Live events are literally against the law. Now what?
Building keynote content for corporate events is a cornerstone of our business, and while the coronavirus-driven cancellations are nerve-wracking for us, I’m also excited to change things up. We have seen much of the industry — clients, agencies, speakers, etc. — accept the typical playbook for keynotes as a given, and now is the perfect time to challenge some of that.
One (HUGE) assumption we’d like to challenge is that attendees love the content. After all, the houses are packed, events keep growing, and our clients have told us that audiences rate the content highly. They love it! Right?
Let’s do a thought experiment under these new circumstances: if you take the exact same keynote content and put it online, would you have the same engagement? Would people “love it?” Our clients’ consensus is no, they wouldn’t, because every single client has told us that a virtual keynote can’t have the same content — it has to be more “engaging.” This is all the evidence we need to consider switching things up.
And I have to admit, as someone who has been in this game for a long time, I’m intrigued by the prospect. Of course, we need to remember our fundamentals — who it’s for, what we want them to remember, and what our business goals are. And I’m not addressing any of the plumbing underneath events in general, like lead generation and capture. All of that aside, we may actually end up doing better content because of this change. When events come back (and they will), the industry could have more useful and compelling events.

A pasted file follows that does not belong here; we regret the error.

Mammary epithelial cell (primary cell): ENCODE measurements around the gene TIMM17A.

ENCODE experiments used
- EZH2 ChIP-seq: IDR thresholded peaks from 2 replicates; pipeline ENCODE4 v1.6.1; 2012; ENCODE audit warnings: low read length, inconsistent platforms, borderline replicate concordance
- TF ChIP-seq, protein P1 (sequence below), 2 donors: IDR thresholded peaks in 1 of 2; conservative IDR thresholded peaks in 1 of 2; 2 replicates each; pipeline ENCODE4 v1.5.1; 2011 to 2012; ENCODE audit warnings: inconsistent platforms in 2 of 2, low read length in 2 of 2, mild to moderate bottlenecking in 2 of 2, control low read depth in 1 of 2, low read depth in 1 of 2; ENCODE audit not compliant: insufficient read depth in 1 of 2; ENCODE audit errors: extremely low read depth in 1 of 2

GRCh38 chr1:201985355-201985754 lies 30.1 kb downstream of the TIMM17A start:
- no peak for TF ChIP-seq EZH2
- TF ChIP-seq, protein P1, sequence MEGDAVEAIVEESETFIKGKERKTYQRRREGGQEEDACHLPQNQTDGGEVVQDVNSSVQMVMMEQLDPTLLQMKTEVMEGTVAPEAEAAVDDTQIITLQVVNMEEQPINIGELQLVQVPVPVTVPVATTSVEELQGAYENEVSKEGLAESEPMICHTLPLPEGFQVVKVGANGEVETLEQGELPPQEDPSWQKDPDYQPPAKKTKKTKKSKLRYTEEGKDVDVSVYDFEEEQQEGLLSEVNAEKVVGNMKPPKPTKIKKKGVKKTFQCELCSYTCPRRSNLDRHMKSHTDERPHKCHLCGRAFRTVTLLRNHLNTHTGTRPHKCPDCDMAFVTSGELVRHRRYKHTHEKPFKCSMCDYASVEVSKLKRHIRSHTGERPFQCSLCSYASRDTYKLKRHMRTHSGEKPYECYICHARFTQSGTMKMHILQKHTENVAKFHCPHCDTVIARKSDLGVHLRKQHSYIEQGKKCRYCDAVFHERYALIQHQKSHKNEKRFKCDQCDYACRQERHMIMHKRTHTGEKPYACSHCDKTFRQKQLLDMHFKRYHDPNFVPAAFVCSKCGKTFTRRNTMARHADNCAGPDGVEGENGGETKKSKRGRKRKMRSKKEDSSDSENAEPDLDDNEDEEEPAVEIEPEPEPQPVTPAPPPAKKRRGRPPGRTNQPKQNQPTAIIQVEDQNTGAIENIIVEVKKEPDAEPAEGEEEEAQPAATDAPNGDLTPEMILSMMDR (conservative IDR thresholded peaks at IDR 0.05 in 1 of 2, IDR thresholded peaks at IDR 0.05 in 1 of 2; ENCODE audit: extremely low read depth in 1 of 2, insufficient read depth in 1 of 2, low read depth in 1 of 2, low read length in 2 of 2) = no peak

A spectrum of keynote possibilities
As Article Group has worked through post-coronavirus events with our clients, a spectrum of possibilities has emerged for keynote content. On one side, you have the “virtual keynote.” Here’s where we take the expectations of a keynote and, well, just make it virtual. On the other end of the spectrum you have something that’s not like a keynote at all, but closer to entertainment. And then, of course, you have the space in between.
Conservative end of the spectrum: playing make-believe